Couple Getaways
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Couple Getaways

Traveling together can be a great way to get closer -- or possibly drive the two of you further apart. Here, how to navigate the friendly skies and sometimes bumpy roads with ease.

Starting Out

The first time my husband Robert and I traveled together was a doozy. We had only been dating a few months and flew to Jamaica for a long weekend. To say I was nervous would be an understatement. Could our youngish relationship take the strain? There would be no separate apartments to decamp to if the proximity got too intense. We'd have to agree on casual or fancy for dinner, and whether to hit the beach or lounge in the shade -- a big issue, since I can spend all day at the shore, while his fair skin can't take too much exposure. That trip was a test and, thankfully, we passed -- with the help of liberal applications of SPF 30 and a few well-timed breaks from each other.

If you and your mate are set to hit the highways and byways on a vacation, know that your trip -- from planning, packing, and traveling, to your time at the destination -- can bring you closer together, or reveal potential rifts in your relationship.

Figuring out what kind of vacation you both want is your first potential minefield. Our Jamaican jaunt was my idea, and the very fact that my freckled honey agreed helped to cement my growing feelings for him. Here, tips on how to plan a holiday you'll both enjoy.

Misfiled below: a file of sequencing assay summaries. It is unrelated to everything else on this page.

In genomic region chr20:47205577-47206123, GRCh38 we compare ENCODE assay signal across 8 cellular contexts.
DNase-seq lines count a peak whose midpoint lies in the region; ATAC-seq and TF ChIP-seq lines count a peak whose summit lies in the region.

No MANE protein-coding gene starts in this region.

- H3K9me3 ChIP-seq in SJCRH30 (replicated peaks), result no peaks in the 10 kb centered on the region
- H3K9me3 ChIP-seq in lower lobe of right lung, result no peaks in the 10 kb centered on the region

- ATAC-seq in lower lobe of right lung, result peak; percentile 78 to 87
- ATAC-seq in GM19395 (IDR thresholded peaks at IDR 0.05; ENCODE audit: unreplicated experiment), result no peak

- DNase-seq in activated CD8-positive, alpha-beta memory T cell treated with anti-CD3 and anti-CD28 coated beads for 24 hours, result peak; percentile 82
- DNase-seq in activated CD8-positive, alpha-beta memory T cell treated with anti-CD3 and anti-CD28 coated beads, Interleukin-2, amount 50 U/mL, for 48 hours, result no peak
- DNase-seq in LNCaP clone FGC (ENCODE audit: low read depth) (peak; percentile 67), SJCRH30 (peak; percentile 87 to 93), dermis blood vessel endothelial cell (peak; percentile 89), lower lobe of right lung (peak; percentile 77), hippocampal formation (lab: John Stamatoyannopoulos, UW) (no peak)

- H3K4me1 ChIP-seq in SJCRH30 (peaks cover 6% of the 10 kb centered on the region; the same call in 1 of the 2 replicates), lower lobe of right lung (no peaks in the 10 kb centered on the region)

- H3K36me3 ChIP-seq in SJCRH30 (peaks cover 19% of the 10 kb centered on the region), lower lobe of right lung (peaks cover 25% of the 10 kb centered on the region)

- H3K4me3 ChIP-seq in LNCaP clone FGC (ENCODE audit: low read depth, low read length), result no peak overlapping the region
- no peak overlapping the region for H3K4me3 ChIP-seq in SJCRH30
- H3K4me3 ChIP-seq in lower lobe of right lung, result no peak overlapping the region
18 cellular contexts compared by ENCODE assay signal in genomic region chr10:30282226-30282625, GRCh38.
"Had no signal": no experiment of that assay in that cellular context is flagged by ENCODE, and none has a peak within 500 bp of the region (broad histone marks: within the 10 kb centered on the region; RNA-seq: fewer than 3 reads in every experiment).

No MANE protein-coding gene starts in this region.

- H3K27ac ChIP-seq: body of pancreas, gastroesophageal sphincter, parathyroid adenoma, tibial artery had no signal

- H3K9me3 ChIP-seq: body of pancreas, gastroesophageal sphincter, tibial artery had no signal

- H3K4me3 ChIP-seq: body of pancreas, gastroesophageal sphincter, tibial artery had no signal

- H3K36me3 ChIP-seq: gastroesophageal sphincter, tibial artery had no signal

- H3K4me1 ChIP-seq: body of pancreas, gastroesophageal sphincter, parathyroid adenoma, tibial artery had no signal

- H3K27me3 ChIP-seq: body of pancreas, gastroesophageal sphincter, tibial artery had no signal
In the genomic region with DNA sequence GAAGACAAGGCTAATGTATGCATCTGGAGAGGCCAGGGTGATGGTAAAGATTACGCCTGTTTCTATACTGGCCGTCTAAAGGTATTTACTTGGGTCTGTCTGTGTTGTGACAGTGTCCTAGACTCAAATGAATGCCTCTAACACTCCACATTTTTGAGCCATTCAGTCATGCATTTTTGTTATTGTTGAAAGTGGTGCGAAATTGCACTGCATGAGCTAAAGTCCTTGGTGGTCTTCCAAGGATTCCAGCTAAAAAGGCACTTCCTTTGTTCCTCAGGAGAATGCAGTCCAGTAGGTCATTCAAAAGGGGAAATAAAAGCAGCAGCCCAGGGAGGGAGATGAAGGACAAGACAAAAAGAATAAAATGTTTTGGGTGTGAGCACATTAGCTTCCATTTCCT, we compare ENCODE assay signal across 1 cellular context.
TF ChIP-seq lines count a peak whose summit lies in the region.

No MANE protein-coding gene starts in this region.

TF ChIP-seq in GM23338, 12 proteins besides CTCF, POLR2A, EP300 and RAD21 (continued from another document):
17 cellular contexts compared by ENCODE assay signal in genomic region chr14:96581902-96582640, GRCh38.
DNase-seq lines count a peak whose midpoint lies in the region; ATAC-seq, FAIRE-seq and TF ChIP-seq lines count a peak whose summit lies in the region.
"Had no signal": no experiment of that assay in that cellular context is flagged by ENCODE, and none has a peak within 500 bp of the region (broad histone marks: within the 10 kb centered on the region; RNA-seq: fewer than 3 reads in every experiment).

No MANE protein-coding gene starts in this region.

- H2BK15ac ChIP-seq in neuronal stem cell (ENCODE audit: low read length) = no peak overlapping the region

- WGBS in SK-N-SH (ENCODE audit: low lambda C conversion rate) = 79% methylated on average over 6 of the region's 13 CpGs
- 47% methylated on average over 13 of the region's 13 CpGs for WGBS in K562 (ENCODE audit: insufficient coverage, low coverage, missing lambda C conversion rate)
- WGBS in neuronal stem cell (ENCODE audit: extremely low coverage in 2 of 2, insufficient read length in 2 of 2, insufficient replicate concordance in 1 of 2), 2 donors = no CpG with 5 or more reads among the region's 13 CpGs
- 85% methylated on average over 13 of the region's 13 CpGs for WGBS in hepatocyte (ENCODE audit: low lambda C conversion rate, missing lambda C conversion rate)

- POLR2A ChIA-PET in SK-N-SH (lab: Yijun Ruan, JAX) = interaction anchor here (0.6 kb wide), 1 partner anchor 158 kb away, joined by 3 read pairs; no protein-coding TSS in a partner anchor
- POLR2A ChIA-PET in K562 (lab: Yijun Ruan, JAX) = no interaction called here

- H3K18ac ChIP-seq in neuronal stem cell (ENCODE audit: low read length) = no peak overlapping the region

• Pick a planner. If one of you is more organized -- or pickier -- then leave the tactical details to him or her. "I'm a pathological planner, so I organize our trips," says Robin, 42, an art director in New York.
  • Be open to new ideas. Rebecca, 34, a public relations exec in Miami, and her husband, Dimitri, decide on trips democratically enough. "I'll say, 'Let's go here,' and he'll say, 'Sure, why not,'" she says. Other times, "We'll see something on television or read about a destination in the newspaper and we research that together."
  • Compromise. "I'm happy to sit on a beach all day, drinking frozen margaritas and going for an occasional swim," says Debbie, 36, an editor in New York. "But my husband, T.P., says that the sand gets in his butt, and he doesn't like swimming. He'd prefer to sail all day. So we look for resorts with nice beaches that keep sailboats handy for guests."

Prep Work